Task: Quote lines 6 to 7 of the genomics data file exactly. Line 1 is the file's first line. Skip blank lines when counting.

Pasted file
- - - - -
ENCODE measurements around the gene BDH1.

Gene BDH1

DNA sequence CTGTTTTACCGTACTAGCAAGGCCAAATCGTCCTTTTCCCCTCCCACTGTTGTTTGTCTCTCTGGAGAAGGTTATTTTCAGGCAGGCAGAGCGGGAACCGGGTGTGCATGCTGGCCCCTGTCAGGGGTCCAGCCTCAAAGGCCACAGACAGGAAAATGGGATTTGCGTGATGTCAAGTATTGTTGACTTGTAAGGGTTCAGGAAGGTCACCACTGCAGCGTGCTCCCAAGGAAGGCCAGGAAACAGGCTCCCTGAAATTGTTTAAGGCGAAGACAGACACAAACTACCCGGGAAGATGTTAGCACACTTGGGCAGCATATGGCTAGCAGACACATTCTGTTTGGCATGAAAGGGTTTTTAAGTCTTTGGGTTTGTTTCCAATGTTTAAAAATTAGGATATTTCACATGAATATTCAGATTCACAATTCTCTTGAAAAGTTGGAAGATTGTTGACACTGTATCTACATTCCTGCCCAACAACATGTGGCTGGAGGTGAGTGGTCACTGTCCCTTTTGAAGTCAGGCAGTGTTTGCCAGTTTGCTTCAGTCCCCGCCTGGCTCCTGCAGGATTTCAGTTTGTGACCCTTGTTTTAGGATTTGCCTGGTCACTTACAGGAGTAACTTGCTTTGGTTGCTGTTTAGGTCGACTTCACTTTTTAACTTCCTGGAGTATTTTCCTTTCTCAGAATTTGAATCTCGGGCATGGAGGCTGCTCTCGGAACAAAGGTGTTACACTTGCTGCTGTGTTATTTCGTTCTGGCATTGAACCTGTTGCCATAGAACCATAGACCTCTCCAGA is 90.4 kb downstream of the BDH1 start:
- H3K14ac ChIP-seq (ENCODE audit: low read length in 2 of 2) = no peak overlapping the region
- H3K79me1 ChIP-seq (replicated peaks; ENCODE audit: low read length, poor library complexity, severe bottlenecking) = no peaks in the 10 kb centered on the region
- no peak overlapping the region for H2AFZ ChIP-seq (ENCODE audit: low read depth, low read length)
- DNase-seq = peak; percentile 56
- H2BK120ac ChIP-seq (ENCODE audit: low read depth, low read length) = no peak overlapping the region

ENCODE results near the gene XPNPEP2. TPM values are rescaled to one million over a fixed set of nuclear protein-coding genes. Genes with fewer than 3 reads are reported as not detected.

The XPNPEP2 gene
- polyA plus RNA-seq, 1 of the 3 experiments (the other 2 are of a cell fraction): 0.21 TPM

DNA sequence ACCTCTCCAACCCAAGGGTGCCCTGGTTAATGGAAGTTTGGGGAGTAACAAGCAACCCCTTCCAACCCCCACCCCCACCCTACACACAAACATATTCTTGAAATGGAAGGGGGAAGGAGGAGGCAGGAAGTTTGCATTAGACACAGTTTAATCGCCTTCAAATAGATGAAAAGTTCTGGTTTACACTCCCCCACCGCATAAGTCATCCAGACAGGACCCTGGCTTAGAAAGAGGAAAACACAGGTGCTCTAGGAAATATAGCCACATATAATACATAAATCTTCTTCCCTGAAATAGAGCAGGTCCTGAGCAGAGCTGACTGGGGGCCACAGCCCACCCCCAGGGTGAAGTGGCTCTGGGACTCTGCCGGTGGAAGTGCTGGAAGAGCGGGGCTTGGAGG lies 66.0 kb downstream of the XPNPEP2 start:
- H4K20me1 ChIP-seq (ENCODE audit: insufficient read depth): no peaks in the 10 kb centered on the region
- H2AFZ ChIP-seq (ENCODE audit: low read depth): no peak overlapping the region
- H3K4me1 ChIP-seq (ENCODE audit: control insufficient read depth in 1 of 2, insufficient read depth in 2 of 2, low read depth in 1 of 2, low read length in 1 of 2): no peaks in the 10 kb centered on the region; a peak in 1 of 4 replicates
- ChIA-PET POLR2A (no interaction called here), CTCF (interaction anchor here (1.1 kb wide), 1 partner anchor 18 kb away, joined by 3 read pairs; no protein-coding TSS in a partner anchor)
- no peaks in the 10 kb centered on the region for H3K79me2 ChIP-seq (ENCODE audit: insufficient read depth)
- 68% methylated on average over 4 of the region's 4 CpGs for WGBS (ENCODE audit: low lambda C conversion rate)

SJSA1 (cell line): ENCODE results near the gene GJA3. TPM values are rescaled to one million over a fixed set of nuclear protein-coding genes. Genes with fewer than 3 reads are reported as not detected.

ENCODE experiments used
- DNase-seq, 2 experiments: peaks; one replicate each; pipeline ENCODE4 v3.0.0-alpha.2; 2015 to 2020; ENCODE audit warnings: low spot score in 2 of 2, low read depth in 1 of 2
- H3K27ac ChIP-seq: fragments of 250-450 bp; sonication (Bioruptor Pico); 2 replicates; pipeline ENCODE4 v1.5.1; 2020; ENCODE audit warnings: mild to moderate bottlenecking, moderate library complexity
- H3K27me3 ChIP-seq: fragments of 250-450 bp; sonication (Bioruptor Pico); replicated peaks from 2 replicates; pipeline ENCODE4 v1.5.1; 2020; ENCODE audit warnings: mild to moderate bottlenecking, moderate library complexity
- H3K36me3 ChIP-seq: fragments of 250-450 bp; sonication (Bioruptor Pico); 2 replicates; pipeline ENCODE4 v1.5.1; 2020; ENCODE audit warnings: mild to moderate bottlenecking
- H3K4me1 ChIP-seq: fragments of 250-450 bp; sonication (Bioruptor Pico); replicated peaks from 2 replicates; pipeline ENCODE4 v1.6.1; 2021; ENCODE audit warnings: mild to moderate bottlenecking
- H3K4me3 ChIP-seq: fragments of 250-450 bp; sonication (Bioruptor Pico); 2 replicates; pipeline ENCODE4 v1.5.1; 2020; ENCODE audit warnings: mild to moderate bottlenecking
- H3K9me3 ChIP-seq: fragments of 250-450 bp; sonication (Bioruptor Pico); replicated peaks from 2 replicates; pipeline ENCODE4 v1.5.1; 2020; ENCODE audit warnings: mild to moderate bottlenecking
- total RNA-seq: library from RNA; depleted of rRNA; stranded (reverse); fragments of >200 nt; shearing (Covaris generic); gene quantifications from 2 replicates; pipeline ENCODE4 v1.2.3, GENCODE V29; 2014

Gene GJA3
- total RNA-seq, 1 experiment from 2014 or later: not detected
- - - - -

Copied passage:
- no peak overlapping the region for H2AFZ ChIP-seq (ENCODE audit: low read depth, low read length)
- DNase-seq = peak; percentile 56